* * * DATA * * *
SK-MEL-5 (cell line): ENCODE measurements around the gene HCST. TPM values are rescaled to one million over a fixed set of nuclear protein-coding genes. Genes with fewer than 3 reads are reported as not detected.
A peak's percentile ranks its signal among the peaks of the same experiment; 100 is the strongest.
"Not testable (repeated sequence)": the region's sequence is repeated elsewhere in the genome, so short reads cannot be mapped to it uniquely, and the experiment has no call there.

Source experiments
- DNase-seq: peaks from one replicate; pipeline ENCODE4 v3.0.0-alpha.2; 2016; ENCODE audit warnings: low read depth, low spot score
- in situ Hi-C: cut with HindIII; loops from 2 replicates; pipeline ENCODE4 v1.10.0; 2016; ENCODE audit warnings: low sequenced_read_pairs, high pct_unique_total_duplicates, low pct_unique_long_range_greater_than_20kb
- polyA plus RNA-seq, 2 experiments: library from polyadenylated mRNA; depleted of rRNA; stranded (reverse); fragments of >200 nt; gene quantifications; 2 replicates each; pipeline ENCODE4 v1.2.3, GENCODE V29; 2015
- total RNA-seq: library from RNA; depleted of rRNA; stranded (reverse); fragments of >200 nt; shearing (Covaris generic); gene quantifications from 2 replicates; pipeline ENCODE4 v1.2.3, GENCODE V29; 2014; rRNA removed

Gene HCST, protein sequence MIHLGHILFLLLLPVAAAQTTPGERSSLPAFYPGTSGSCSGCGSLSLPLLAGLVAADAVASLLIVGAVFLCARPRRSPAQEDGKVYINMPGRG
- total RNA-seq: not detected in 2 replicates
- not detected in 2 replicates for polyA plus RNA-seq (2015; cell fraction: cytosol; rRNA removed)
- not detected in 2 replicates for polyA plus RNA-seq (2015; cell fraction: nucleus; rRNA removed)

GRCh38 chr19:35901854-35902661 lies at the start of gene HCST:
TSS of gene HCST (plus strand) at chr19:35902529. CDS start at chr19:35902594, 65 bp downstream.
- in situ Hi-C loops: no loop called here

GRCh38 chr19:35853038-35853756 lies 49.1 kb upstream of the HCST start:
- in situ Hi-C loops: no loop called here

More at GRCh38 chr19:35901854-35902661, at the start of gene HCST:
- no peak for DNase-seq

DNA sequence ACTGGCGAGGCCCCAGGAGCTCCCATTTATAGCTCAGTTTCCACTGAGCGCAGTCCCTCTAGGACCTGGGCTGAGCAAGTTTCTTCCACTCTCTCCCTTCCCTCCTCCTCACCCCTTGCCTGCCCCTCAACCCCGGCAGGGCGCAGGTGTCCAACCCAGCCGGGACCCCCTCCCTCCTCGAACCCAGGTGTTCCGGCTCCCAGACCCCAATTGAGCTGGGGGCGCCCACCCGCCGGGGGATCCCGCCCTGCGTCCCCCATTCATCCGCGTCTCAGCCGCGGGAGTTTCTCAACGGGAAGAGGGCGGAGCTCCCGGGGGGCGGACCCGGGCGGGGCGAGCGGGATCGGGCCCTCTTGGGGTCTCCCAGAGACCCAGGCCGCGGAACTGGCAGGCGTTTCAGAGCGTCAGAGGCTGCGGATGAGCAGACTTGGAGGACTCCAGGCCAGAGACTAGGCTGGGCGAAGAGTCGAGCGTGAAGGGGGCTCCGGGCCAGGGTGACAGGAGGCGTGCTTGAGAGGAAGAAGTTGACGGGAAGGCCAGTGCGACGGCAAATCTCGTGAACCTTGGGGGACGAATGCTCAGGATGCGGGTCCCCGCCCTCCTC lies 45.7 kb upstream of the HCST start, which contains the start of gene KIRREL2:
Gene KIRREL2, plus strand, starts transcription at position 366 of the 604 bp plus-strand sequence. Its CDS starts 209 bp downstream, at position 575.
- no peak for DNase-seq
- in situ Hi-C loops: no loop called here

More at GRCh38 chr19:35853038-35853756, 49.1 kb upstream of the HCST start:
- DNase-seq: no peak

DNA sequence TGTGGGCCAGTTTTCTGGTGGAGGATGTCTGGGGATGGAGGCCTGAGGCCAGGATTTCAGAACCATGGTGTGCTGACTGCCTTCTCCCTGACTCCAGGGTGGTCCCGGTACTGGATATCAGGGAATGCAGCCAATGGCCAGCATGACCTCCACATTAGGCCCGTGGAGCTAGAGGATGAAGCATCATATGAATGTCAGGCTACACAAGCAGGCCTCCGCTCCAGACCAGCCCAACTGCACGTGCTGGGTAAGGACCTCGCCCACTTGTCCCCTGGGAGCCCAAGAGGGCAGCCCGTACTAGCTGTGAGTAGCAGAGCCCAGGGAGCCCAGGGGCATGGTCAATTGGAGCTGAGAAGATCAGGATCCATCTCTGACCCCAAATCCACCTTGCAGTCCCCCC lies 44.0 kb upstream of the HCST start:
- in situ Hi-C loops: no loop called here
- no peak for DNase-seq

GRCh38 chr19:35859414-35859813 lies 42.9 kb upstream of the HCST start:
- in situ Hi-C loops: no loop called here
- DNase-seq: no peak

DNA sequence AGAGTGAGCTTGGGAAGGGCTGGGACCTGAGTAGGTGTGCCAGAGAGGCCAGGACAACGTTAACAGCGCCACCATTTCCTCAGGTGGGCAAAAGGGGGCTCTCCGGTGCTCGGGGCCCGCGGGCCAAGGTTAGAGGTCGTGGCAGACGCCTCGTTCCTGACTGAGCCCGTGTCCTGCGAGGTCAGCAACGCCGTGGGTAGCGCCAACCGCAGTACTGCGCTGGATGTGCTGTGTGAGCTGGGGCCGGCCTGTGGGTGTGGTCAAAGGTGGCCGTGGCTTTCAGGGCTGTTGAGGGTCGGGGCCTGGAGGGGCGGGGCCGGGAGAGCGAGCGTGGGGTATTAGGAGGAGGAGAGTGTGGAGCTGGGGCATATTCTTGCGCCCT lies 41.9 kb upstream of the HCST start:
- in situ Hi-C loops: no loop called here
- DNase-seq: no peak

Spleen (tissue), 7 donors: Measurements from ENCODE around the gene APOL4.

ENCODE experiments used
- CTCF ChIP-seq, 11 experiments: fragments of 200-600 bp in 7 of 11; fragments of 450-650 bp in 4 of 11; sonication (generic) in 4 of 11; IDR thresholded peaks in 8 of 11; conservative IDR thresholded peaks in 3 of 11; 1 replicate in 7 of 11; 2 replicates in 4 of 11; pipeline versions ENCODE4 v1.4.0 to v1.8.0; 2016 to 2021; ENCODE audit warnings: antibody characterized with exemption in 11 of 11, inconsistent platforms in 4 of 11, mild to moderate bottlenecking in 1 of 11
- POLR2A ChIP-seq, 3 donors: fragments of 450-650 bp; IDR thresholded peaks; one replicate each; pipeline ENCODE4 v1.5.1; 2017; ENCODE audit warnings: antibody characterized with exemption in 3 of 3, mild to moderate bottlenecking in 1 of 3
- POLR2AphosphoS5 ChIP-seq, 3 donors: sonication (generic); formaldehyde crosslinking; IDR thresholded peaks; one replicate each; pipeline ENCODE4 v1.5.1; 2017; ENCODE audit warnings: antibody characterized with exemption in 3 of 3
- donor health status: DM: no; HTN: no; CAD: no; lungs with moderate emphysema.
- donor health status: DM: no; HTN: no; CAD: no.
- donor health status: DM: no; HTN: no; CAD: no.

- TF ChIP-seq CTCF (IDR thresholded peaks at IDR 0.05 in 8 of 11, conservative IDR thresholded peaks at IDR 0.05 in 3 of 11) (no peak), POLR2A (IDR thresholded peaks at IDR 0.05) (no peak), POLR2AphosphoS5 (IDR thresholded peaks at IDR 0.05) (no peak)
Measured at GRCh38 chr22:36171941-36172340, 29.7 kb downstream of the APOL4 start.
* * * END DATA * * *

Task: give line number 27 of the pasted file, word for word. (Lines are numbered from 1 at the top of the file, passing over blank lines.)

- in situ Hi-C loops: no loop called here